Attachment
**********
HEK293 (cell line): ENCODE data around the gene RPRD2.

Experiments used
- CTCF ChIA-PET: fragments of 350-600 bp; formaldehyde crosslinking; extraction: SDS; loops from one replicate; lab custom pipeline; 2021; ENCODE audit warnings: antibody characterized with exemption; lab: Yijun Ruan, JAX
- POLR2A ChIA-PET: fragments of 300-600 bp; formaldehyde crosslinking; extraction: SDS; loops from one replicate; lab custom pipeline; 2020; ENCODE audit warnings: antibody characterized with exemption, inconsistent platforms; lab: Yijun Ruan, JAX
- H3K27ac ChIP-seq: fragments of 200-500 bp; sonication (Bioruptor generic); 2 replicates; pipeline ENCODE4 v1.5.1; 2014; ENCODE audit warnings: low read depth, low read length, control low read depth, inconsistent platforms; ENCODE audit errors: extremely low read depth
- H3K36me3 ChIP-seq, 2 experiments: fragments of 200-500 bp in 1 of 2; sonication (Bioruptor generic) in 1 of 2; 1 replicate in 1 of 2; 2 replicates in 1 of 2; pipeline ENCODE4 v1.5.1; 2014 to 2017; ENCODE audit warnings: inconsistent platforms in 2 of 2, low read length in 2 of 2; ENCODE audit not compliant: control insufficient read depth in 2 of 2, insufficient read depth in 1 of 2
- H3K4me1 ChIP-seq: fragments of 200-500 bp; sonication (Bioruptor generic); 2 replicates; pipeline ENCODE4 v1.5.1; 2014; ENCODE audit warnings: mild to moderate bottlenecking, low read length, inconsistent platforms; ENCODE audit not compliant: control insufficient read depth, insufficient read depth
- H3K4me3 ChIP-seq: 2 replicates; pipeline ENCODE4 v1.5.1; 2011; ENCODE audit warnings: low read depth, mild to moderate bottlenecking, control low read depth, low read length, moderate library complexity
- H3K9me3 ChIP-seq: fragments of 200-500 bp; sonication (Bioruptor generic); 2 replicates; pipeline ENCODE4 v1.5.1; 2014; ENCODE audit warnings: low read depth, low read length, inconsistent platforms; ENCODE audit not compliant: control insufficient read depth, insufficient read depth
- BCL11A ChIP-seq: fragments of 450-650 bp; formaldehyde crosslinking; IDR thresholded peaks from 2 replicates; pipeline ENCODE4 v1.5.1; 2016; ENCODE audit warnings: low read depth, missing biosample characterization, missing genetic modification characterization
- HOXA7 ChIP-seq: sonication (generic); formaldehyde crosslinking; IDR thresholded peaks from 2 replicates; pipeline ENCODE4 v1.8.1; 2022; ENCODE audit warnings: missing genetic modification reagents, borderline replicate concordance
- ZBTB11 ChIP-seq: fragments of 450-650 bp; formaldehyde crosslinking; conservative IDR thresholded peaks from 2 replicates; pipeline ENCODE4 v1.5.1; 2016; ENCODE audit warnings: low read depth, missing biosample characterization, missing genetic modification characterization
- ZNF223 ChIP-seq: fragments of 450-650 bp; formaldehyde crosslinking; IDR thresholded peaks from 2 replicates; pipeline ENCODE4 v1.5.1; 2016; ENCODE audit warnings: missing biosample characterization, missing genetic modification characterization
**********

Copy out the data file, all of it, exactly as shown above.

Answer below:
HEK293 (cell line): ENCODE data around the gene RPRD2.

Experiments used
- CTCF ChIA-PET: fragments of 350-600 bp; formaldehyde crosslinking; extraction: SDS; loops from one replicate; lab custom pipeline; 2021; ENCODE audit warnings: antibody characterized with exemption; lab: Yijun Ruan, JAX
- POLR2A ChIA-PET: fragments of 300-600 bp; formaldehyde crosslinking; extraction: SDS; loops from one replicate; lab custom pipeline; 2020; ENCODE audit warnings: antibody characterized with exemption, inconsistent platforms; lab: Yijun Ruan, JAX
- H3K27ac ChIP-seq: fragments of 200-500 bp; sonication (Bioruptor generic); 2 replicates; pipeline ENCODE4 v1.5.1; 2014; ENCODE audit warnings: low read depth, low read length, control low read depth, inconsistent platforms; ENCODE audit errors: extremely low read depth
- H3K36me3 ChIP-seq, 2 experiments: fragments of 200-500 bp in 1 of 2; sonication (Bioruptor generic) in 1 of 2; 1 replicate in 1 of 2; 2 replicates in 1 of 2; pipeline ENCODE4 v1.5.1; 2014 to 2017; ENCODE audit warnings: inconsistent platforms in 2 of 2, low read length in 2 of 2; ENCODE audit not compliant: control insufficient read depth in 2 of 2, insufficient read depth in 1 of 2
- H3K4me1 ChIP-seq: fragments of 200-500 bp; sonication (Bioruptor generic); 2 replicates; pipeline ENCODE4 v1.5.1; 2014; ENCODE audit warnings: mild to moderate bottlenecking, low read length, inconsistent platforms; ENCODE audit not compliant: control insufficient read depth, insufficient read depth
- H3K4me3 ChIP-seq: 2 replicates; pipeline ENCODE4 v1.5.1; 2011; ENCODE audit warnings: low read depth, mild to moderate bottlenecking, control low read depth, low read length, moderate library complexity
- H3K9me3 ChIP-seq: fragments of 200-500 bp; sonication (Bioruptor generic); 2 replicates; pipeline ENCODE4 v1.5.1; 2014; ENCODE audit warnings: low read depth, low read length, inconsistent platforms; ENCODE audit not compliant: control insufficient read depth, insufficient read depth
- BCL11A ChIP-seq: fragments of 450-650 bp; formaldehyde crosslinking; IDR thresholded peaks from 2 replicates; pipeline ENCODE4 v1.5.1; 2016; ENCODE audit warnings: low read depth, missing biosample characterization, missing genetic modification characterization
- HOXA7 ChIP-seq: sonication (generic); formaldehyde crosslinking; IDR thresholded peaks from 2 replicates; pipeline ENCODE4 v1.8.1; 2022; ENCODE audit warnings: missing genetic modification reagents, borderline replicate concordance
- ZBTB11 ChIP-seq: fragments of 450-650 bp; formaldehyde crosslinking; conservative IDR thresholded peaks from 2 replicates; pipeline ENCODE4 v1.5.1; 2016; ENCODE audit warnings: low read depth, missing biosample characterization, missing genetic modification characterization
- ZNF223 ChIP-seq: fragments of 450-650 bp; formaldehyde crosslinking; IDR thresholded peaks from 2 replicates; pipeline ENCODE4 v1.5.1; 2016; ENCODE audit warnings: missing biosample characterization, missing genetic modification characterization